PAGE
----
Those of you who know me from elsewhere should know by now that I don’t like René Girard. Not him, personally, since I’m sure he’s a perfectly nice human being; but his writings annoy me to no end, especially Violence and the Sacred, which has some currency among cultural theorists. In a nutshell, in order to quell violence, a sacrificial victim (surrogate) has to be killed and then contemplated; but in the act of killing the surrogate, violence can be mistaken for the sacrificial act, throwing more violence into the system. And the more the community contemplates the sacrificial victim, the more they desire it, also creating more strife. (Of course, this is an oversimplification.) The reference to the Eucharist is obvious.
His writings have their uses in cultural theory, and he often gets used to describe issues of desire, consumer vs. mass culture, a framework for discussing the sacred without referencing any one particular religion, and the like. In particular, the expression of creativity can be seen as a violent act:
I see every music-doing act by a socialized person as an act having something for or against me; you doing something for or against you. At the very least, I need to articulate my thoughts out loud among you, to put my music sound out there where others are, to disseminate my articulations of word ideas and music ideas, so that there will be some resonance of my reality, or my ontology, for me to hear coming back at me from within the world I inhabit, too, not just the resonances of everyone else’s, or some generalized resonance of everyone’s. (Benjamin Boretz, “Interface V. The InnerStudio (Strategies for Retrieving Reality in Music Experience and Practice.”)
The notion that I’m somehow imposing myself upon an audience is something I wrestle with. Where is your place, if you know you’re vocation is in some form of the contemplative life, which is by definition hidden and reserved, but also part of the same vocation is, by necessity, extroverted? Some composers don’t have a problem with assaulting the audience with themselves. What Boretz is trying to get at is the relevance of creativity, and how it might be used to reconcile the “me-against-you” danger of composition and creativity. Within his essay, the consideration of the Other is what wards against this danger.
Part of what pisses me off the most (even more than his Paleolithic views on gender role) about Girard’s book is his take on the sacrificial act. In his worldview, we don’t have a choice–we’re compelled by the very thing which brings us peace to use it against other people. In his world, every act of creativity is an act of violence against someone else. It doesn’t matter if you’re the one being sacrificed, or the one drawing the blade over the victim’s throat. But the way out of his feedback cycle of violence is to not play along. From Wednesday’s (the Wednesday after Passion Sunday) Office of Readings:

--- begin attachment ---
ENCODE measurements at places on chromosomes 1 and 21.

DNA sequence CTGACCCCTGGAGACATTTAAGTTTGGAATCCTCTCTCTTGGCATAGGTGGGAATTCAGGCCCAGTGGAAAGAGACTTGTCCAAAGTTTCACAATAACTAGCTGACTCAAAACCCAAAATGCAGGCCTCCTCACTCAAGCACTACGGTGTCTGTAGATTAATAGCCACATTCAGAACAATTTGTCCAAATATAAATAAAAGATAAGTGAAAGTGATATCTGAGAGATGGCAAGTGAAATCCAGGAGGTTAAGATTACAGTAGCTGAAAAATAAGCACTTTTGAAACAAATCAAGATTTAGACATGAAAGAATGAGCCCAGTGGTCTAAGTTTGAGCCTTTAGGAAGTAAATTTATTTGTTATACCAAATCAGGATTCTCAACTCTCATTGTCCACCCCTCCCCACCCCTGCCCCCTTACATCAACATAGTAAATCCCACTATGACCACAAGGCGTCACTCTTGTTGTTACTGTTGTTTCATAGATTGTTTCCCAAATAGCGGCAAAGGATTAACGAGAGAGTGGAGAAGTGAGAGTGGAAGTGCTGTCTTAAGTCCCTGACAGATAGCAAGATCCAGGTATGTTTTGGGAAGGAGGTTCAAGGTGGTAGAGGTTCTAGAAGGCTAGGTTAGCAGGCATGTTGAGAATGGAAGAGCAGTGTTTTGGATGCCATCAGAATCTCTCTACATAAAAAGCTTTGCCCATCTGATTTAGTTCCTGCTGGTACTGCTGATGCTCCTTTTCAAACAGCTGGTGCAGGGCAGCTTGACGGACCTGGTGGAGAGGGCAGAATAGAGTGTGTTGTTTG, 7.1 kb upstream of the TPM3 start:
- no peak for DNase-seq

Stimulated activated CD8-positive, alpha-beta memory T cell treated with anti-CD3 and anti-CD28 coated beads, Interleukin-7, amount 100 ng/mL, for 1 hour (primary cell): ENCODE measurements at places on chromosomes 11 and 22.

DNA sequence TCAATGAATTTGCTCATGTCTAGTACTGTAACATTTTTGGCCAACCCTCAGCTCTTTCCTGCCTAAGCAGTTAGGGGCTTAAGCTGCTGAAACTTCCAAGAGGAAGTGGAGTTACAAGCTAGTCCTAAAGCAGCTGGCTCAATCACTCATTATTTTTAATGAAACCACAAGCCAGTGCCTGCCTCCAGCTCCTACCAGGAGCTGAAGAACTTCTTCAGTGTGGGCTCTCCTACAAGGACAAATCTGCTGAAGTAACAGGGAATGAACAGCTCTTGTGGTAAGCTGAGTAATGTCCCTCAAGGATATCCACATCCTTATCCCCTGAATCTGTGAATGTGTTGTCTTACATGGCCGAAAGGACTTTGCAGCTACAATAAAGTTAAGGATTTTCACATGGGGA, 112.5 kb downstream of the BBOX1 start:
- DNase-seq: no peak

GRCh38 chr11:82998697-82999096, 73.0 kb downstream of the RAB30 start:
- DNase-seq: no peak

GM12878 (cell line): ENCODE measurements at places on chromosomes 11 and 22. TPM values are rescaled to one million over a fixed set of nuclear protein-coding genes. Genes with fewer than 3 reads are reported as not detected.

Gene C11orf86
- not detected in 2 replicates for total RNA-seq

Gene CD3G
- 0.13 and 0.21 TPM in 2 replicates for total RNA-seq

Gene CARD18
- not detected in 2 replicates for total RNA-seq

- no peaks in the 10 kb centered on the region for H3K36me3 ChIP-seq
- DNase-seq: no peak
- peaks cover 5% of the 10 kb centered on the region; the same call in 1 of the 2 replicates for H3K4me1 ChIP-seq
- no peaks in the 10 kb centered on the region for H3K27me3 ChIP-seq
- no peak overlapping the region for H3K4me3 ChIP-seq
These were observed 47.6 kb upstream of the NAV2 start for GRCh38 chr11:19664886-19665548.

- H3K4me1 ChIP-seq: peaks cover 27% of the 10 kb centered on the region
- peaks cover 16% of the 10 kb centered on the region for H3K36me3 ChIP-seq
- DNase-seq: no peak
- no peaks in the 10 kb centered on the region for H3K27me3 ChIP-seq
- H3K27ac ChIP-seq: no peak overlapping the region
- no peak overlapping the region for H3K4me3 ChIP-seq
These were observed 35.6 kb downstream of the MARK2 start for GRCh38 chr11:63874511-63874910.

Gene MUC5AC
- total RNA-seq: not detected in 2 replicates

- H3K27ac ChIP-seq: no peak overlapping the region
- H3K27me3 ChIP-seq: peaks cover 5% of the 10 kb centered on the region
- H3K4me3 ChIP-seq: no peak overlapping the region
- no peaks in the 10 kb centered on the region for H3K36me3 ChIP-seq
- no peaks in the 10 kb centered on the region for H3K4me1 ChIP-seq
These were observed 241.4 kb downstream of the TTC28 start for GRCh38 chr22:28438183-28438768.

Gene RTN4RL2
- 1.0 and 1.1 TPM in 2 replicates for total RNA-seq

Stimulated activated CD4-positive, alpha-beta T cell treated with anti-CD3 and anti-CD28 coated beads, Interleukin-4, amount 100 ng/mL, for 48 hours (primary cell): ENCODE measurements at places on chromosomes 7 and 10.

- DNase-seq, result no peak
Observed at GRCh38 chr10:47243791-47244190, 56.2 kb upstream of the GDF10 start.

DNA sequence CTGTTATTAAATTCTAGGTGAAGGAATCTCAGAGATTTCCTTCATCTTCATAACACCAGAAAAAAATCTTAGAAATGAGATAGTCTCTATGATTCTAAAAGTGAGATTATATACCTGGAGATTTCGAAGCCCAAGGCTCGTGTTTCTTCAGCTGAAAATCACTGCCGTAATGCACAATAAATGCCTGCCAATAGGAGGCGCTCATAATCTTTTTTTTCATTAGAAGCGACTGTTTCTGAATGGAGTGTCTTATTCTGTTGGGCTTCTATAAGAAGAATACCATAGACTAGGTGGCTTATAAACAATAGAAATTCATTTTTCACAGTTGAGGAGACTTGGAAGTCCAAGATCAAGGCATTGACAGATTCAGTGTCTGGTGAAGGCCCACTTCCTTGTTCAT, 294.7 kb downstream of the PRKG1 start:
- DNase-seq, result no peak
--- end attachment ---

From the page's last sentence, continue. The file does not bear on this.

“What does it mean to sit at this table if not to approach it with humility? What does it mean to observe carefully what is set before you if not to meditate devoutly on so great a gift? What does it mean to stretch out one’s hand, knowing that one must provide the same kind of meal oneself, if not what I have just said: as Christ laid down his life for us, so we in our turn ought to lay down our lives for our brothers? This is what the apostle Paul said: Christ suffered for us, leaving us an example, that we might follow in his footsteps.
This is what is meant by providing “the same kind of meal.” This is what the blessed martyrs did with such burning love. If we are to give true meaning to our celebration of their memorials, to our approaching the Lord’s table in the very banquet at which they were fed, we must, like them, provide “the same kind of meal.” (From a treatise on John by St. Augustine.)
Girard forgot a four-letter word from his catechism: love. It’s not enough to blindly follow along with the herd in the sacrifice. Out of love, by participating in it, it means becoming it. or put another way by a Dominican who would routinely visit my old parish, to participate in the Eucharist is to break the bread of one’s own life.
Similarly to Boretz’s notion, the Other is my hope. If I exert what might be called “myself” in a piece of music, I’m offering myself, out of love, to the Other. If my life, and everything coming out of it, becomes a reflection of the Eucharist, how can I cause violence to the Other?